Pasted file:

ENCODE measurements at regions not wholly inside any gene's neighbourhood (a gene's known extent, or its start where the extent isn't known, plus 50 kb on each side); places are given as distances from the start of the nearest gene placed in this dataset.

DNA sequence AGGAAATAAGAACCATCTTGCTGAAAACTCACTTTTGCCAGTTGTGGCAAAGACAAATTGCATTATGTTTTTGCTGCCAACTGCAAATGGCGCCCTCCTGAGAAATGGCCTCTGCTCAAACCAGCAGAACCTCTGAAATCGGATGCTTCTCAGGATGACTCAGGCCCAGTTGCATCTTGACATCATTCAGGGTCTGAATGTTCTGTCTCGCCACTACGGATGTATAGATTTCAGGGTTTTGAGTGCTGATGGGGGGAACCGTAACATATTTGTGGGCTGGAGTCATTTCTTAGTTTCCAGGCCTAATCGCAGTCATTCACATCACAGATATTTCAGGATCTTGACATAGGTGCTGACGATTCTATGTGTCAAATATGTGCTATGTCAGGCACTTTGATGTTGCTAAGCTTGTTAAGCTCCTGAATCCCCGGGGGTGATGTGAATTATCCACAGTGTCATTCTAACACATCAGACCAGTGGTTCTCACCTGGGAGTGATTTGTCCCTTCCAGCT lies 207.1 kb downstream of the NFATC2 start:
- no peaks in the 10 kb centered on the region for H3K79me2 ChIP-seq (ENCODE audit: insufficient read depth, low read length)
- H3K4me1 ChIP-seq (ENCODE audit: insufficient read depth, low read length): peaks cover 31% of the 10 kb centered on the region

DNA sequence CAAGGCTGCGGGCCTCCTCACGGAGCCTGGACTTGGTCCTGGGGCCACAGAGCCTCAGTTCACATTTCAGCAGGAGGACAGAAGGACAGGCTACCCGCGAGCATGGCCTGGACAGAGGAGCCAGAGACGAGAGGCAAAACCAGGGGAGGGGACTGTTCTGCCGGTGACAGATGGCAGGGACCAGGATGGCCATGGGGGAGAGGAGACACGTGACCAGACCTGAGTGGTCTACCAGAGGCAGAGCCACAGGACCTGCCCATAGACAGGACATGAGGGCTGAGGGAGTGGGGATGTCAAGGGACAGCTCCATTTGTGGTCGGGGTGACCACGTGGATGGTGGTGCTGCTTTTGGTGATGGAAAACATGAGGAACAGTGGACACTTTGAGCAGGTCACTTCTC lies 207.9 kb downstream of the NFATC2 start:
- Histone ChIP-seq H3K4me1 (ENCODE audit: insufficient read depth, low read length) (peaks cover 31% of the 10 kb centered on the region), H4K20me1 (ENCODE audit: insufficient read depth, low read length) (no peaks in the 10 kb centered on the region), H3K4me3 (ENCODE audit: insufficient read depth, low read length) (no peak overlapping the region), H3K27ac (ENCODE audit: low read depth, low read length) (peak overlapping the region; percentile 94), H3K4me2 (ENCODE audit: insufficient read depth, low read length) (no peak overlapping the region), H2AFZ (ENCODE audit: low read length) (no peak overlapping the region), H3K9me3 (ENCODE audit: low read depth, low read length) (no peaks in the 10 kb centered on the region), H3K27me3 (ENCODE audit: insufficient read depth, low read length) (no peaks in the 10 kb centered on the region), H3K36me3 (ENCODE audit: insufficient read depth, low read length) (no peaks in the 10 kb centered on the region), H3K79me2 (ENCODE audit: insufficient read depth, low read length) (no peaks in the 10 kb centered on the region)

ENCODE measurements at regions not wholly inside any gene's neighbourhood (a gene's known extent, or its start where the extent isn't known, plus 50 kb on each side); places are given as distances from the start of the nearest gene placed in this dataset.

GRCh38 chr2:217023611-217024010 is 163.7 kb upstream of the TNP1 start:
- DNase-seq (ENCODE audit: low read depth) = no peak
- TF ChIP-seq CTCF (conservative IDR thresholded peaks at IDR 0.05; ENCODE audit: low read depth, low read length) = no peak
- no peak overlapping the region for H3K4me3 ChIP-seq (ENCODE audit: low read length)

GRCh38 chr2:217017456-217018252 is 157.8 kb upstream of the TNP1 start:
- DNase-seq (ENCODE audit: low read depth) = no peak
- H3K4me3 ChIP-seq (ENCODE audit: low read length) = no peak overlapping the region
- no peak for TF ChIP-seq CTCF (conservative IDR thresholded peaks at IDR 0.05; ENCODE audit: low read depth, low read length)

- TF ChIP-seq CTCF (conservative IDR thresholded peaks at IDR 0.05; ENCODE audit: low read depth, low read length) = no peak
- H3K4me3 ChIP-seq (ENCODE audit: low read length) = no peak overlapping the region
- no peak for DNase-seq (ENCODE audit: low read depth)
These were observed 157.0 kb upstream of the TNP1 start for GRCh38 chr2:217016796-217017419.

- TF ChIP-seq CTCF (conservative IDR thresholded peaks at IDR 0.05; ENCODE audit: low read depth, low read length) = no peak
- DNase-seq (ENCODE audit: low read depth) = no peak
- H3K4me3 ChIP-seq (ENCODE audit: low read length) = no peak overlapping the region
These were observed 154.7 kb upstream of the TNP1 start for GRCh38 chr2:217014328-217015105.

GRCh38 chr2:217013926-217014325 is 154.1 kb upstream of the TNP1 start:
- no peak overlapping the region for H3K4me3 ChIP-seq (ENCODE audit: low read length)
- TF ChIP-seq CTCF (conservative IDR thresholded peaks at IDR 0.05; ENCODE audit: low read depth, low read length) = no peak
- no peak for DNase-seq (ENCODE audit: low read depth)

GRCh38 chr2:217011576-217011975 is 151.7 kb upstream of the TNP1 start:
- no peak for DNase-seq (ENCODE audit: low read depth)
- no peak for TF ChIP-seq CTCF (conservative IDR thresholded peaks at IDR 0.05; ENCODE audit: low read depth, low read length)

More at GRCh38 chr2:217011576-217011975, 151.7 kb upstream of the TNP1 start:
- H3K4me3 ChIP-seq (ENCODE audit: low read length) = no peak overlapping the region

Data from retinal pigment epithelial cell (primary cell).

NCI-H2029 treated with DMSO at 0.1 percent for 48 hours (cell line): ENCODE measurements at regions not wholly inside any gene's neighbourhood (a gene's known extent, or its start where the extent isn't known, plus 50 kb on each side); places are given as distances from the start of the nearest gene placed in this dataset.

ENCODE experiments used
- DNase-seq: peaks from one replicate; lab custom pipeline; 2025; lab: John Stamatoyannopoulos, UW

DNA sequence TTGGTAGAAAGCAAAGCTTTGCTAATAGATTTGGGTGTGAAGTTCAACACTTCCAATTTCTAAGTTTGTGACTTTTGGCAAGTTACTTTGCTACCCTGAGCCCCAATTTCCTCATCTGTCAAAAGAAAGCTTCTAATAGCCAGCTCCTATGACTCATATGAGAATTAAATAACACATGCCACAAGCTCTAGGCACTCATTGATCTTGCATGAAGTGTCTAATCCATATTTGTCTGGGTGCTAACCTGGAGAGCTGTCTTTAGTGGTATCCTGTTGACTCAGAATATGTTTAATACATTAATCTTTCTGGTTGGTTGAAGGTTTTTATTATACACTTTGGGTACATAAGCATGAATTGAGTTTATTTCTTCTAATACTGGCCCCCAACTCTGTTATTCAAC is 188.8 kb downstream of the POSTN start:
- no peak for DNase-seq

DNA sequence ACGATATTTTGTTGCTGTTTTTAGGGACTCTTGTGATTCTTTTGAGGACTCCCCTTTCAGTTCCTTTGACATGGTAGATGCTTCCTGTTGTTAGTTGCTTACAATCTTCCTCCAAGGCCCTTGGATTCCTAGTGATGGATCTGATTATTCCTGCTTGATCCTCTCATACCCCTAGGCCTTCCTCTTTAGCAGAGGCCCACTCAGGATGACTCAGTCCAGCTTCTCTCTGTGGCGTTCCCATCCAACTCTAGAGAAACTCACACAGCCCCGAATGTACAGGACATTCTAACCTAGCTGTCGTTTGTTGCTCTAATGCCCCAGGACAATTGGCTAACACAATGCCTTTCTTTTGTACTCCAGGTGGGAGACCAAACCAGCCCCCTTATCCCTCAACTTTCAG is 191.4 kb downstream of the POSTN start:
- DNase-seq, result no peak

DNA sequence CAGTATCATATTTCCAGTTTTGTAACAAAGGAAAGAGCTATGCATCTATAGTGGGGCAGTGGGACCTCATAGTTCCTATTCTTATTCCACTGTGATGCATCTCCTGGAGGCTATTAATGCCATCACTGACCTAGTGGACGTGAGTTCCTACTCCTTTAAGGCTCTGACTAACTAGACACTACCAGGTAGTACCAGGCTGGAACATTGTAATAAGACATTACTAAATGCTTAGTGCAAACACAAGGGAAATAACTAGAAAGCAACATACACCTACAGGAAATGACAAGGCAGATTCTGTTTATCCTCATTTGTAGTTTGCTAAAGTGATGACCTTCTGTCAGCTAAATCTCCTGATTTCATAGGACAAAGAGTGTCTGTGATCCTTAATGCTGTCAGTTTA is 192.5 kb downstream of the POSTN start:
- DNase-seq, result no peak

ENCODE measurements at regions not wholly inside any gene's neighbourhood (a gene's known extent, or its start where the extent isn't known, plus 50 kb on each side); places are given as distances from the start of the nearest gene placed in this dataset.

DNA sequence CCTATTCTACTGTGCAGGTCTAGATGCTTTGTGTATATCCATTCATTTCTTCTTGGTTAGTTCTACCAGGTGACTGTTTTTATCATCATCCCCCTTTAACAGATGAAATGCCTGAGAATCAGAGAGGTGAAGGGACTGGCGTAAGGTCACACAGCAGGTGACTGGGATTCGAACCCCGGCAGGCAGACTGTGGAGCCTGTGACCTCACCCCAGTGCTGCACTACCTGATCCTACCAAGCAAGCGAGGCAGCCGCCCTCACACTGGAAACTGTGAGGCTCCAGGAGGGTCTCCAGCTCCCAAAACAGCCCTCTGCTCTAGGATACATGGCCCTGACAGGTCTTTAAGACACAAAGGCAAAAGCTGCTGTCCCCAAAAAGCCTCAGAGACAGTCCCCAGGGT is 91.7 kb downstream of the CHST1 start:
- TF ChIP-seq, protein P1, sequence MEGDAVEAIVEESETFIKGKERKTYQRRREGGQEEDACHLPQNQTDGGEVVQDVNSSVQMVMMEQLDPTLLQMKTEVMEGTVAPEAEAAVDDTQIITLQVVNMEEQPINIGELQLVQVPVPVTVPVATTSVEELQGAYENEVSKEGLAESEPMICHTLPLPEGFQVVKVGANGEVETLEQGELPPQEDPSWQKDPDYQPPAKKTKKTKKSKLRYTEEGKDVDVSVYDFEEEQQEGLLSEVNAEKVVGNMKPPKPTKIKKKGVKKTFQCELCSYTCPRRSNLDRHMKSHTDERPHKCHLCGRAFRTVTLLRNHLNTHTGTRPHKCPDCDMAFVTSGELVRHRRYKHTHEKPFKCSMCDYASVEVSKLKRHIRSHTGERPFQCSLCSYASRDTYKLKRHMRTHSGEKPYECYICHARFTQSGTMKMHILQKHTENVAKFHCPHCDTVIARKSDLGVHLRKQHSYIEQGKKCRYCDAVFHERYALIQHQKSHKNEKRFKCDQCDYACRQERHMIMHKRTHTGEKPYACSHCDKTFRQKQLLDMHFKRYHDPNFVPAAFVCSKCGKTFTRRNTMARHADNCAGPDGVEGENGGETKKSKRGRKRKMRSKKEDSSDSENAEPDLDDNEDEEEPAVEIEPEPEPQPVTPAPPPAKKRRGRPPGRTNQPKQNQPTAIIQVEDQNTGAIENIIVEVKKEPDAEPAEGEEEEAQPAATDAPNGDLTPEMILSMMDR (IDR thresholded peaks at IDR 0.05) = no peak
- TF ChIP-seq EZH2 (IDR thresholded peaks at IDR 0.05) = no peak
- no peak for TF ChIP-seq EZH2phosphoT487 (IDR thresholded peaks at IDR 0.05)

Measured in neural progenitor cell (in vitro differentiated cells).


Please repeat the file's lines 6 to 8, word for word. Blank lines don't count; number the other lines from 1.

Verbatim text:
- Histone ChIP-seq H3K4me1 (ENCODE audit: insufficient read depth, low read length) (peaks cover 31% of the 10 kb centered on the region), H4K20me1 (ENCODE audit: insufficient read depth, low read length) (no peaks in the 10 kb centered on the region), H3K4me3 (ENCODE audit: insufficient read depth, low read length) (no peak overlapping the region), H3K27ac (ENCODE audit: low read depth, low read length) (peak overlapping the region; percentile 94), H3K4me2 (ENCODE audit: insufficient read depth, low read length) (no peak overlapping the region), H2AFZ (ENCODE audit: low read length) (no peak overlapping the region), H3K9me3 (ENCODE audit: low read depth, low read length) (no peaks in the 10 kb centered on the region), H3K27me3 (ENCODE audit: insufficient read depth, low read length) (no peaks in the 10 kb centered on the region), H3K36me3 (ENCODE audit: insufficient read depth, low read length) (no peaks in the 10 kb centered on the region), H3K79me2 (ENCODE audit: insufficient read depth, low read length) (no peaks in the 10 kb centered on the region)

ENCODE measurements at regions not wholly inside any gene's neighbourhood (a gene's known extent, or its start where the extent isn't known, plus 50 kb on each side); places are given as distances from the start of the nearest gene placed in this dataset.

GRCh38 chr2:217023611-217024010 is 163.7 kb upstream of the TNP1 start: